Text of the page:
So I’m joining the rising tide of anti-intellectualism that’s destroying Classical Liberal Arts Institutions, or whatever, and taking a course on reactive programming on Coursera (one of those MOOCs that’s destroying &c.). Feels good to stretch my brain again; I’ve wanted an excuse properly to learn Scala for a while, and maybe this time around I’ll actually grok monads. (If you’re wondering what “reactive programming” is, it’s writing Erlang in languages that aren’t Erlang. So far as I can tell, at any rate.)
Is fairness a process thing or an outcome thing? I suspect most of us’ll pick one until we come across an instance of the other we don’t like, at which point things go all Black Monolith and we club each other with femurs.
- Do parents seek to maximize the social value of their children? (Marginal Revolution)
As I see it, many upper middle class parents desire their child to be slightly more successful than they are, and in related but not identical fields and ways.
- Why do firms prefer more able workers? (EconLog)
Duh, you say, which tells me you haven’t read it. “But why wouldn’t you prefer to hire a better worker?” Why didn’t you buy a Bentley Mulsanne instead of a used Camry? “So practical!” Shut up, you’ve made my point. Why hire a superstar developer for a gajillion dollars when all you need is someone to poke node.js with a stick? “But assholes drive Bentleys!” You think Mark Zuckerberg’s an asshole, don’t you? “Huh?” Just scroll down already.
- Stayaway from layaway (Marginal Revolution)
The real insight here is into the minds of so-called “consumer advocates”.
- Diffusion of responsibility (Popehat)
Teetering dangerously close to reaggravating my outrage fatigue.
- Dietary fat and heart disease (In The Pipeline)
Oh look, a nice comforting hobby-horse. Meta-analysis shows that “saturated fat is not the problem”. No shit, buttercup. Fat loss is widely correlated with improved cardiovascular health, and a fat loss diet is, de facto, high in saturated fat coming from your own god damn adipocytes. Here’s the paper’s author giving me an enormous confirmation-bias boner:
Saturated fat has been demonised ever since Ancel Keys’s landmark “seven countries” study in 1970. This concluded that a correlation existed between the incidence of coronary heart disease and total cholesterol concentrations, which then correlated with the proportion of energy provided by saturated fat. But correlation is not causation. Nevertheless, we were advised to cut fat intake to 30% of total energy and saturated fat to 10%.” The aspect of dietary saturated fat that is believed to have the greatest influence on cardiovascular risk is elevated concentrations of low density lipoprotein (LDL) cholesterol. Yet the reduction in LDL cholesterol from reducing saturated fat intake seems to be specific to large, buoyant (type A) LDL particles, when in fact it is the small, dense (type B) particles (responsive to carbohydrate intake) that are implicated in cardiovascular disease.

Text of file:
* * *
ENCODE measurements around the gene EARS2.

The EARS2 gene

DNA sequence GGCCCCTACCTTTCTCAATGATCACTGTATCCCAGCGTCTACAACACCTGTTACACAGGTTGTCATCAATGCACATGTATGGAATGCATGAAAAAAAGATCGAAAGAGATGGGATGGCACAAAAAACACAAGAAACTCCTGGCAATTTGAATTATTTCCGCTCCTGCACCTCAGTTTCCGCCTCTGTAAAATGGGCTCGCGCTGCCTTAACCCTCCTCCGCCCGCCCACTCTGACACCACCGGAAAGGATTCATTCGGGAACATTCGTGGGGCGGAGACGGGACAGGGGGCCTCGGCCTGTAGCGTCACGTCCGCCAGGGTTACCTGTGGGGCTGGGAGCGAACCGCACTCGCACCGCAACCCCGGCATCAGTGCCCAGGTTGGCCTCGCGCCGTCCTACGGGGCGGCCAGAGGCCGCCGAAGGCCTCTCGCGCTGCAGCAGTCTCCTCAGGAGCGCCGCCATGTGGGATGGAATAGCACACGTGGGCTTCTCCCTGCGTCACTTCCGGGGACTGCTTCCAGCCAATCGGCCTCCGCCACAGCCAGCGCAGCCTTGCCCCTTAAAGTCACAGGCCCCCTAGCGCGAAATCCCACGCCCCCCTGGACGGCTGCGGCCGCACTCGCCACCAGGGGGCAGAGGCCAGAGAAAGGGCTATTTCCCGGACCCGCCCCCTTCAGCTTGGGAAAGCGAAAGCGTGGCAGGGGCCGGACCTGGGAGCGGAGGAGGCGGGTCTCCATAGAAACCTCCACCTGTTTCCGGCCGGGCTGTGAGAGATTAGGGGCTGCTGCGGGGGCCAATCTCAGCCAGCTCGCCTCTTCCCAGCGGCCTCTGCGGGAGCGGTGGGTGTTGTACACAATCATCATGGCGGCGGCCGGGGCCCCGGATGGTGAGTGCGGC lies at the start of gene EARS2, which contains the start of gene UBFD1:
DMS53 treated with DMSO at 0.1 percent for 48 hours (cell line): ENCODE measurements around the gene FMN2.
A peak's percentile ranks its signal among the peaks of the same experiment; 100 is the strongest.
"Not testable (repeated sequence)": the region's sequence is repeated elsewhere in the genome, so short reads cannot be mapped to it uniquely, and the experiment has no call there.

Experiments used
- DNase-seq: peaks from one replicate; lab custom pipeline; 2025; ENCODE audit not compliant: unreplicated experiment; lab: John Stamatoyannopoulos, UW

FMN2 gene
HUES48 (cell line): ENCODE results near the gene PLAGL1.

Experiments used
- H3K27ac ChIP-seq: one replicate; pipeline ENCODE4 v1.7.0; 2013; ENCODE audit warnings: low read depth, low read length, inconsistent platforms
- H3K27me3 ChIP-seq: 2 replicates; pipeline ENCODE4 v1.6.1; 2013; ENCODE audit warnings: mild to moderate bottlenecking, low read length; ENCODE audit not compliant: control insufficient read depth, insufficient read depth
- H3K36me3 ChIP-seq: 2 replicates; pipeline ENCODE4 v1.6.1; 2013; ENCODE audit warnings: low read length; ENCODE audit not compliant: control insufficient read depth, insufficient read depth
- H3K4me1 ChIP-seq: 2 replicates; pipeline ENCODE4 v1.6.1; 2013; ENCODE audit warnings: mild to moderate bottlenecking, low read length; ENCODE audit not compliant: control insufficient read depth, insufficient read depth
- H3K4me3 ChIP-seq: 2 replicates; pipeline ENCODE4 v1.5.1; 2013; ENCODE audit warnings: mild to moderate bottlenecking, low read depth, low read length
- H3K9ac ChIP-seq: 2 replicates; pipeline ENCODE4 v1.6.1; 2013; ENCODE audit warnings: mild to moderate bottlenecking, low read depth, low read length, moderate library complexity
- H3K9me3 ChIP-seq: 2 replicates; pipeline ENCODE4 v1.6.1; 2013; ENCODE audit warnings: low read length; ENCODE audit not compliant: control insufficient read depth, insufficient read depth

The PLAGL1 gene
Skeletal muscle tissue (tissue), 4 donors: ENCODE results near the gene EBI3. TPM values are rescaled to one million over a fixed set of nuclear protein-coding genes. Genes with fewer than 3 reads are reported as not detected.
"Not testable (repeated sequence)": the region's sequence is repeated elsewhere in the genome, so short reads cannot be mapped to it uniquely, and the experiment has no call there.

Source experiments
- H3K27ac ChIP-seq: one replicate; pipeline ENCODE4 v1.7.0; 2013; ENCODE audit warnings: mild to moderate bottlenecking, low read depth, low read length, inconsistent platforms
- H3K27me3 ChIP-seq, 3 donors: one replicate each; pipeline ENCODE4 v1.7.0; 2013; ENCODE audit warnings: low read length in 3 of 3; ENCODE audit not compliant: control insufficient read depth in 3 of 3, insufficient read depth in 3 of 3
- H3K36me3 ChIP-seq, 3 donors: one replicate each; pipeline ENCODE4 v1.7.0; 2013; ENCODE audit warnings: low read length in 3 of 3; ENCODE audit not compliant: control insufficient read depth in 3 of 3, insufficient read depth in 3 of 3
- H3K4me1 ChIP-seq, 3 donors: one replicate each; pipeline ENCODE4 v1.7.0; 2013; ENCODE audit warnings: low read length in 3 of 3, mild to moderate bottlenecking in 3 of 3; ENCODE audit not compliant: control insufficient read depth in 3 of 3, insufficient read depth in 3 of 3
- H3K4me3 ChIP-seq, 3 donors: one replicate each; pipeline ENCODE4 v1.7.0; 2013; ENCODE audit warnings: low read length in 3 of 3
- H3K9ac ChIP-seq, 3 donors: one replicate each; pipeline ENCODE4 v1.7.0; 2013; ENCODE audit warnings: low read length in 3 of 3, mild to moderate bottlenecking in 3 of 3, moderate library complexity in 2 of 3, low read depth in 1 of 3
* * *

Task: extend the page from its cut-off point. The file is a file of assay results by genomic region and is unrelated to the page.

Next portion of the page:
- Why not compulsory college? (EconLog)
We make kids go to school because it’s “good for them”, and everyone agrees that it’s “good for” kids to go to college. So why not round them up at gunpoint, herd them into cattle cars, and send ‘em off to West Bumfuck State?
- Reclaiming fairness: Competition policy (EconLog)
As odd as it may sound, the majority of time and resources of the FTC is not spent on punishing bad business practices as authorized in the FTC Act. The agency overwhelmingly concentrates on enforcing another act also passed in 1914, the Clayton Act, and specifically section 7, which prohibits mergers and acquisitions where the effect “may be substantially to lessen competition, or to tend to create a monopoly.”
- The sad losers of politics (Marginal Revolution)
This is why I don’t blog about politics any more:
Pierce, Rogers and Snyder find that political partisans are more upset about an election loss than a random sample of parents were upset by the Newtown shootings.
- What are humans still good for? The turning point in freestyle chess may be approaching (Marginal Revolution)
An interesting discussion on how humans can add value to computer programs when those programs are really, really good. The context there is chess, which is a pretty well-understood game of finite complexity. I claim that humans have been doing this for decades in software development, whose practical complexity is limited only by what you can convince your publisher is actually possible. Worried about computers taking over your job? Computers have taken over mine on the regular over the past two decades, and as a result I keep getting better and more interesting jobs.
- The decline of creative destruction (EconLog)
“Creative destruction” is something that most people who aren’t raging anarchocapitalists like to write off as abstract, idealistic propaganda. Fortunately, Bryan Caplan is a raging an-cap, and he’s set it all out in time-series graphs so you can actually see it.
- Are students nicer than pornographers and domain traders? (Marginal Revolution)
I have to admit, I threw this in just for the shock value. But see previous no-think-link about college being good for kids.
- A theory of good intentions (Marginal Revolution)
Why do altruists help people? Because they want to be seen helping people. This should surprise precisely no-one.
- “I am a sick motherfucker!” (Deadspin)
Rob Ford lol.
Tune in next time for part 3, when we’ll discover whether this series is better-on-evens (Star Trek) or better-on-odds (Back to the Future)… or just shit (The Fast and the Furious).